MORAL OF MISS CUNYNGHAM'S CASE.
THE case of Miss Cunyngham has naturally given rise to much discussion, which is in some instances prosecuted so as to make a good effect out of a telling subject, rather than to correct the na- tural impulse of an unreflecting public by keeping the plain sense of the matter distinctly in view. Our own letters reflect this state of the public feeling: some express entire concurrence in the view that we have already taken ; but there are also objections on the score that we withheld our sympathy, and that we neglected the important religious motives which actuated the lady. This is amis- take. We expressed a sympathy which was too natural to need the heaping of epithets one upon another. It is the sympathy, in fact, whioh chiefly provokes the feeling of regret at the position in which the lady has placed herself. The -vicious state of Tus- cany was not a thing to discover only after arriving within its boundaries : we knew by the case of the If adiai, that the Goyern- ment of the Grand Duke was intolerant, bigoted, and disposed to stretch law against reason, justice, or even the statutes of -the Duchy itself; and inasmuch as a lady -who falls back upon -the protection of her country is not the proper instrument for contend- mg with an absolutist state, there is a natural vexation at seeing her thrust herself in harm's way. Miss Cunyngham placing her- self within reach of the Grand. Duke excites the sentiment of sympathy and irritation which we should feel if she put herself within reach of the claw of a wild beast at the Zoological Gardens. The religions motives we did not discuss, although we did not forget them. If we were to overlook a breach of law on the score of religious zeal, we could not be offended at the Papal aggres- sion; and if we say that the Papal movement was error, whereas miss eunyngliam's is truth, we should be bound, as loyal English subjects, to ask whether she is a member of the Church of Eng- land,—for that is the established truth in England, as Catholicism is the established truth in Tuscany, and the principles of the Scot- tish Church, to which she perhaps belongs herself, the admissible truth in Edinburgh.
Already there are public suggestions that Ministers should undertake the defence of the lady, and should even despatch an armed ship to extort justice. It is argued that she was only exerting herself on behalf of those who voluntarily sought the knowledge that she distributed; and our Government is called, by its Protestant allegiance, to interfere on behalf of the Pro- testants in Tuscany. But is not that interference exactly the same species of offence against public law and national independ- ence which we are at the present time denouncing in the case of Russia ? How can England object to the Czar's intervention on behalf of the Orthodox Greek Christians, if England interfere on behalf of the Heterodox Italian Christians P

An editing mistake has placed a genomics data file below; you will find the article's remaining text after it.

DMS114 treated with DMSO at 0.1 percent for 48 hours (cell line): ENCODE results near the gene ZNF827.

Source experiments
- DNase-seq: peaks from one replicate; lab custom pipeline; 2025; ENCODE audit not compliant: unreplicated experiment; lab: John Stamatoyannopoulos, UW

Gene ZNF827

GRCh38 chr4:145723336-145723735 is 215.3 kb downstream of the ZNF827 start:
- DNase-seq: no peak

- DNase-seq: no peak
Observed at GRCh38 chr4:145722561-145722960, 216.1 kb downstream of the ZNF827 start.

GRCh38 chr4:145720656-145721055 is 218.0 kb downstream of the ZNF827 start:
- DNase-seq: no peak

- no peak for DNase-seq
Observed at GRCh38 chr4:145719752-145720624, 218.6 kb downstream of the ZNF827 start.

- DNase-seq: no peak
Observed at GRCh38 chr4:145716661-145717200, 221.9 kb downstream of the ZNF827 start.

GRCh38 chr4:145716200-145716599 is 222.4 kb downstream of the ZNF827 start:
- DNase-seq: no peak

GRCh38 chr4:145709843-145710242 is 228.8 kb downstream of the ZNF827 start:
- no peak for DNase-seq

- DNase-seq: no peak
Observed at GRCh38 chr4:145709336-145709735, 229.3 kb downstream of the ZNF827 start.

But there is a more searching question than that of right or wrong within the letter of Tuscan law, or than the independent sovereignty of Tuscany. We in England hold, that the intoler- ance of Tuscany is as unreasonable as it is unjust ; that no sove- reign power has a right to suppress the development of human thought ; that the freedom of private judgment, which is but the more logical name for what we commonly call " Protestant- ism," is mere sacred than the established authority of the Grand Duchy, or even of some states of greater dimensions. That is our opinion; but it is not the opinion of Tuscany ; and so long as we recognize equality of rights in separate states, we must permit Tuscany to enforce her opinion within her own bounds. A more earnest conviction, indeed, might dictate to us the duty of carry- ing our opinion into Tuscany, notwithstanding the local authority —to invite the concurrence of the people and vindicate liberty on Tuscan as well as English ground. This, however, raises a ques- tion as old as society,—whether earnest conviction is bound to pro- pagate its doctrine by all means against all resistance whatsoever, or whether tolerance shall be carried so far as to tolerate even in- tolerance. Considering that absolutism does not waive the re- sources of of compulsion, there is a show of reason for the argument that the Americans are not far wrong when they upheld the duty, as Mussulinans have done before them, as Crusaders did in old times, of carrying forth their doctrine by a conquering aggression : but, however such a policy might be sustained by strong argument, it is a course that has not hitherto been adopted by England in modern times; it is altogether inconsistent with the course we have taken in the East; and it is a right of conquest which we should commence in the very worst taste if we were to make the first ob- j.e4 of it so feeble a state as Tuscany. It may be possible, no doubt, to evoke out of the question which ldiss Cunyngham has revived, much profounder and larger princi- ples than any which have yet been ipplied.to such eases. A con- temporary points to a distinction between the two kinds of offences against the laws of a country—" those which all civilized nations concur in regarding as crimes, e. g. theft, murder, &o.; and those which, though in one country they are denounced as crimes, may in another be thought venial or even praiseworthy acts." This is a just distinction. It is as respects nations the same distinction which we draw between acts " mala in se" and those which are " mala prohibits "; and it is in some degree recognized in the distinction habitually drawn between municipal and politi- cal offences. It would be it fine thing for England, if she could so far amend the loose code called the international law by introducing this distinction : but it could only be established in the recognition of the world by convention, and could not in any manner be imported into Tuscany as the compulsory cargo of an armed ship. There is some reason to doubt whether nations are yet arrived at that degree of civilization which qua- lifies them to sit in any such convention, to signify their ac- quiescence. A beginning, however, might be made by inviting England herself to declare this principle as an object at which she should aim. If our Ministers can be induced to accept the prin- ciple, it will prove that England at least has qualified herself to sit in such a convention.